Another surprising, yet hitherto undefined, feature of developing radial glia was the dynamic nature of their leading edges/endfeet near the pial surface (Fig. 2F-J). They appeared to be similar to axonal growth cones and were highly active (see Fig. S2 and Movies 9 and 10 in the supplementary material). Based on their shape, they could be characterized either as club-like or branched (Fig. 2F-J). The number of radial glia with club-like endfeet increased as the cerebral cortex expanded during development. Equal levels of both types of endfeet were noted during early embryonic stages (E14; branched:club endfeet ratio of 47±9:53±9%), whereas the club-like form was more prevalent at late embryonic stages (E16; branched:club endfeet ratio of 21±5:79±6%). These radial glial leading edges extended and retracted at a rate of 7.5±2.4 μm/hour and 15.3±1.9 μm/hour, respectively. Importantly, the radial glia endfeet did not appear to be stable structures attached to the pial basement membrane, as previously thought. Rather, they are highly motile and constantly remodeling, continuously probing adjacent radial glial endfeet, and may interact with neurons passing through the marginal zone (see Movies 9 and 10 in the supplementary material).

Together, these live imaging observations suggest that extensive inter-radial glial interactions and highly dynamic radial glial growth cone activities are key features of the polarized radial glial scaffold in the developing cortex.

Role of Cdc42 in radial glial polarity

To explore the molecular control of distinct activities of the polarized radial glial scaffold, we analyzed the function of Cdc42, a small GTPase that is thought to be a principal determinant of cell polarity in response to environmentally derived cues (Allen et al., 1998; Etienne-Manneville and Hall, 2001; Etienne-Manneville and Hall, 2002; Gotta et al., 2001; Garvalov et al., 2007; Heasman and Ridley, 2008). Cdc42 is expressed throughout the developing cerebral wall. To selectively analyze the dynamics of Cdc42 localization in radial glia, we electroporated Cdc42-EGFP plasmids into radial glia in E15 cerebral cortex. Previous studies have indicated that Cdc42-GFP accurately localizes to the same cellular locales as endogenous Cdc42 (Michaelson et al., 2001). Cdc42-GFP preferentially localized to the leading edge of radial glial fibers near the pial surface and in cell soma (Fig. 3; see Movie 11 in the supplementary material). Cdc42 appeared to associate with the plasma membrane of the leading edge undergoing oriented extension towards the pial surface (Fig. 3; see Fig. S3 in the supplementary material). Dynamic changes in Cdc42 localization were evident in the active radial glial endfeet (see Fig. S3 and Movies 12 and 13 in the supplementary material). De novo Cdc42-GFP expression was also noticeable along radial glia processes where new lateral process/spine growth is initiated (see Movie 14 in the supplementary material).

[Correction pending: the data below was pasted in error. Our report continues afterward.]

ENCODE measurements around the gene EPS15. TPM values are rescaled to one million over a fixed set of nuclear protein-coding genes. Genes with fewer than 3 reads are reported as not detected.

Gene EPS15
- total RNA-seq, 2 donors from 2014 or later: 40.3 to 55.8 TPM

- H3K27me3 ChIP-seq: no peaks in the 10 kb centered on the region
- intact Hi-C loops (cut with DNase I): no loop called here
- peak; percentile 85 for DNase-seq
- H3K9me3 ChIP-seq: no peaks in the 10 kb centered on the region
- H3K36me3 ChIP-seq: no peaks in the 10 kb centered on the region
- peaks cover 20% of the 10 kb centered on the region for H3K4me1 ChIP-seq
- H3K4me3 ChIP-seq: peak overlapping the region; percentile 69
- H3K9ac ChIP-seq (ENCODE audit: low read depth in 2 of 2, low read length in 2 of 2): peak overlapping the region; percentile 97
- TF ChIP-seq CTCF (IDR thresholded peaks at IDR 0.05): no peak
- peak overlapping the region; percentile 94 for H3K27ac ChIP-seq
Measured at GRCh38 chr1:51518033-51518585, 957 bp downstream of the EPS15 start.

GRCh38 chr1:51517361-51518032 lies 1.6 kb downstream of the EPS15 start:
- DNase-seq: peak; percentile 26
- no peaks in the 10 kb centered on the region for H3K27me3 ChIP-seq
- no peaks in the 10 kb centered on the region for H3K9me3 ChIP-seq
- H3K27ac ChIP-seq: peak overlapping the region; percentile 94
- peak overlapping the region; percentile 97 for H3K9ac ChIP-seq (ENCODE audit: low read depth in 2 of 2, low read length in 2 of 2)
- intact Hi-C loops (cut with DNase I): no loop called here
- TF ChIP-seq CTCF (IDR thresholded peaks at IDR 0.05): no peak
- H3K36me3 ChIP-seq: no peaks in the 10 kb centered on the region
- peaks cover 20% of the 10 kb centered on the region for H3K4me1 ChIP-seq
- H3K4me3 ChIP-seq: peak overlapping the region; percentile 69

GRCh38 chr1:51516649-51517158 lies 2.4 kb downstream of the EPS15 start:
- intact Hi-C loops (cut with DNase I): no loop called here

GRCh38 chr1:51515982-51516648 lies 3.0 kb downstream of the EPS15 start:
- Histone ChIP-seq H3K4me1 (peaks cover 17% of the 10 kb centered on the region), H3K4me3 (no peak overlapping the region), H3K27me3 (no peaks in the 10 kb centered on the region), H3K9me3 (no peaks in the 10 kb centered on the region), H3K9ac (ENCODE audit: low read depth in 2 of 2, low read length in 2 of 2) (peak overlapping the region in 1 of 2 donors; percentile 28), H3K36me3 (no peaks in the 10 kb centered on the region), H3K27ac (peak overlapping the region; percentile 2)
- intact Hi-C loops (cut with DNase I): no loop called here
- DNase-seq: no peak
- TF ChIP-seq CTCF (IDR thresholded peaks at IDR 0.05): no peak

Fig. 2.

Dynamics of radial glial spines and growth cones. (A,B) All along the radial processes, spine-like protrusions are evident (arrowheads). (C-E) Time-lapse observations indicate dynamic activity and rearrangements of these protrusions (see changes in protrusions adjacent to arrowhead). Time elapsed is indicated in minutes. (F-I) Radial glial endfeet are dynamic and vary in shape from club-like (F,G) to highly branched (H,I). (J) As cortical development proceeds, proportionately more radial glia exhibit club-like endfeet. Data shown are mean±s.e.m. *P<0.001 (Student's t-test). Also see Movies 1-4 in the supplementary material. Scale bar: 100 μm in A; 28 μm in B-F; 66 μm in G-I.

During neurogenesis, radial glial cell soma undergo oscillatory, bidirectional (apical↔basal) interkinetic nuclear movement (INM) in the VZ (Rakic, 2003). Polarized localization of Cdc42 within the tips of cell soma was seen to precede and correlate with the direction of movement. Cdc42 localization changed in parallel to alterations in the direction of radial glial somal movement [Fig. 4E; number of radial glial cells imaged was 16 (n=3)]. Measurement of the relative intensity of Cdc42 distribution at the apical and basal somal poles of the progenitors undergoing INM indicated an accumulation of Cdc42 in the direction of cell movement (Fig. 4F). By contrast, control GFP localized uniformly throughout radial glia soma during INM. Together, these observations indicate that the polarized recruitment of Cdc42 within the developing radial glia might play an influential role in promoting radial glial cell polarity and the resultant functions.